As regular readers know, I hate football. I think it is the most boring game ever invented. The primary focus of the game is very big men running into each other. It has very little of the raw athletic beauty of basketball (which I also find tiresome) or the technical grace of baseball (which I must admit to having a great fondness for). But the recent NFL scandals really have gotten my attention and they’ve made me really angry. But I’m not angry in the way you may assume.
I just do not care. Why is anyone surprised that a bunch of steroid cases playing a game that is modeled on old-style symmetric warfare would produce a bunch of violent men? The game itself appeals to the worst instincts in men. It is one big orgy of testosterone. While the rich have made a fetish of greed, the rest of our society has made a fetish of violence.
What angers me is that this is not the problem of the NFL. This is the problem of the people who watch the NFL. The NFL is approaching the problem the same way that any business would. The new domestic abuse guidelines are a farce, meant to tell the nation that everything’s okay; they have it handled. They take domestic abuse seriously! Of course, they don’t. They take the bad PR of domestic abuse seriously. I’m sure they realize that for a lot of viewers, the fact that players act like animals off the field as well as on only makes the game more exciting. It makes it more real. This is not professional wrestling!
The whole thing reminds me of racism in America. We are a deeply racist country, but we spend most of our time pretending that we aren’t. And then, when some comedian uses the n-word, everyone is outraged. I maintain that this outrage has nothing to do with the word. The outrage is about the fact that someone screwed up and made us admit that, yes, there is racism. But using the n-word is one of the most benign forms of racism. I don’t think Michael Richards was necessarily any more racist than I am. It’s our hidden assumptions about different people that most harm society.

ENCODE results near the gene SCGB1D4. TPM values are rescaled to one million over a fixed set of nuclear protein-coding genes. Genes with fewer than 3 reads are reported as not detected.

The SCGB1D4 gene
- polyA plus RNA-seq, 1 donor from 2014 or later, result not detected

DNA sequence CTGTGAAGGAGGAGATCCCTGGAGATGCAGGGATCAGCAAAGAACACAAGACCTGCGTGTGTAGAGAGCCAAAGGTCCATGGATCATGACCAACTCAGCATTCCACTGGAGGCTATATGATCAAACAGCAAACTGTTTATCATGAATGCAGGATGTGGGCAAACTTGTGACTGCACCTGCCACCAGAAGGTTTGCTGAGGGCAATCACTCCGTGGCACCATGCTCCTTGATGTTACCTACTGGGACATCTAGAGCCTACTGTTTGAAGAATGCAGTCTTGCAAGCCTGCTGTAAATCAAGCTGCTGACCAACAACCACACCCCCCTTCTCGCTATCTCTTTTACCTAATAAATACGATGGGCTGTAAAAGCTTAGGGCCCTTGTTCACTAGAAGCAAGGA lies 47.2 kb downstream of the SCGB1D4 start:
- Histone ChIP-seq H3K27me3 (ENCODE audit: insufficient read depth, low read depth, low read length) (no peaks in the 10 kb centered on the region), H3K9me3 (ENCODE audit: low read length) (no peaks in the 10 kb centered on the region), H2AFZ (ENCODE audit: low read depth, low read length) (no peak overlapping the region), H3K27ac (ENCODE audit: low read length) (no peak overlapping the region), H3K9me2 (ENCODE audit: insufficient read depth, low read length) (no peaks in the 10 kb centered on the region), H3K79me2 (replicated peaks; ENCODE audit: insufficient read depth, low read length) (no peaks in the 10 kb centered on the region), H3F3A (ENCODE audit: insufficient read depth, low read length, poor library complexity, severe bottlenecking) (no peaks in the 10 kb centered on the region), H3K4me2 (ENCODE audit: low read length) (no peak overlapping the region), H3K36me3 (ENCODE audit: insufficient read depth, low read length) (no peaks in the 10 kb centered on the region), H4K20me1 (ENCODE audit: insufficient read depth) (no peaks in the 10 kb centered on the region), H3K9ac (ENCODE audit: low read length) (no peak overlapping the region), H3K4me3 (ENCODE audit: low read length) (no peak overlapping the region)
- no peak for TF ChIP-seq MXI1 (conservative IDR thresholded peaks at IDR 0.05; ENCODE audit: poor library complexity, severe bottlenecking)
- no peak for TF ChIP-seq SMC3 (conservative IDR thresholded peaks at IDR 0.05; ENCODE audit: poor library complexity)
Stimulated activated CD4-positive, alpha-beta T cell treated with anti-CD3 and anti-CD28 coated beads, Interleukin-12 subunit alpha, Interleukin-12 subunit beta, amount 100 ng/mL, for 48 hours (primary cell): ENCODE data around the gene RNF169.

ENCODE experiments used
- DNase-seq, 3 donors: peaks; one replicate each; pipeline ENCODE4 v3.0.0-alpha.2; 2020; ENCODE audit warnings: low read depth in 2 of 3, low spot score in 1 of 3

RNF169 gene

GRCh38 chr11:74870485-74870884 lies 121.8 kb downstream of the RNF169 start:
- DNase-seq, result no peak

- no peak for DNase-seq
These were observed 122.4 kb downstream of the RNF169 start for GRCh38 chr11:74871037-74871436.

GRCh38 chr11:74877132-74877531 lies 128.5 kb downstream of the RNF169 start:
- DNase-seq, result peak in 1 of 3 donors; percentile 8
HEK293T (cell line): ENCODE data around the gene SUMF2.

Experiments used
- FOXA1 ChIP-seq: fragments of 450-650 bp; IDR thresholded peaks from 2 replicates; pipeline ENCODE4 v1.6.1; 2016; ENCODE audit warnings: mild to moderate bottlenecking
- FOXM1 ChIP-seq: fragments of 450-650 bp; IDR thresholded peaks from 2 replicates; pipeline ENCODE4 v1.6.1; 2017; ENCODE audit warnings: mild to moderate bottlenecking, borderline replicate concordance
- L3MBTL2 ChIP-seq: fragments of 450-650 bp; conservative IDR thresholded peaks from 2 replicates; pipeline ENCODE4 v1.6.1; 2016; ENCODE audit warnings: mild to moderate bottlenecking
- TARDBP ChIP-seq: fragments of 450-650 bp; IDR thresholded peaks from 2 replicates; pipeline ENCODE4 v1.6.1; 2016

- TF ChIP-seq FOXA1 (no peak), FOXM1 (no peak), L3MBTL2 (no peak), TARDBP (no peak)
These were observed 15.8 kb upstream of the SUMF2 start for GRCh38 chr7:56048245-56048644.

Similarly, with the NFL we glorify violence. But as a society we pretend that it doesn’t mean anything else. It is compartmentalized. The billions we pay to owners and the millions we pay to players of this violent game are not supposed to be about anything but the game — it isn’t about violence! But obviously, the people who play this game well are going to be more testosterone fueled and more violent than the average person. In the eight years that Roger Goodell has been head of the NFL, there have been 56 domestic abuse allegations — that’s seven per year. And I’m sure that is just a small percentage of what’s really going on.
I admit it: I don’t like football. I’d love for it to go away so that people could spend their time in more edifying ways. But I don’t see how anyone can watch the NFL and not acknowledge that an automatic part of that is that women and children will be brutalized off the field. And it isn’t just the players who are doing the violence. Five years ago, a report by the National Bureau of Economic Research found that watching football increased domestic violence. According to an article on it in Slate, “Based on domestic violence police reports from the years 1995-2006, the report finds that when an NFL game ends in an upset, the home state of the losing team experiences a sudden, brief uptick in domestic violence.”
So enjoy your football games. I really don’t mind. But don’t pretend that the associated domestic violence is about bad apples or a cultural problem. Domestic and other forms of violence are fundamental to the game of football.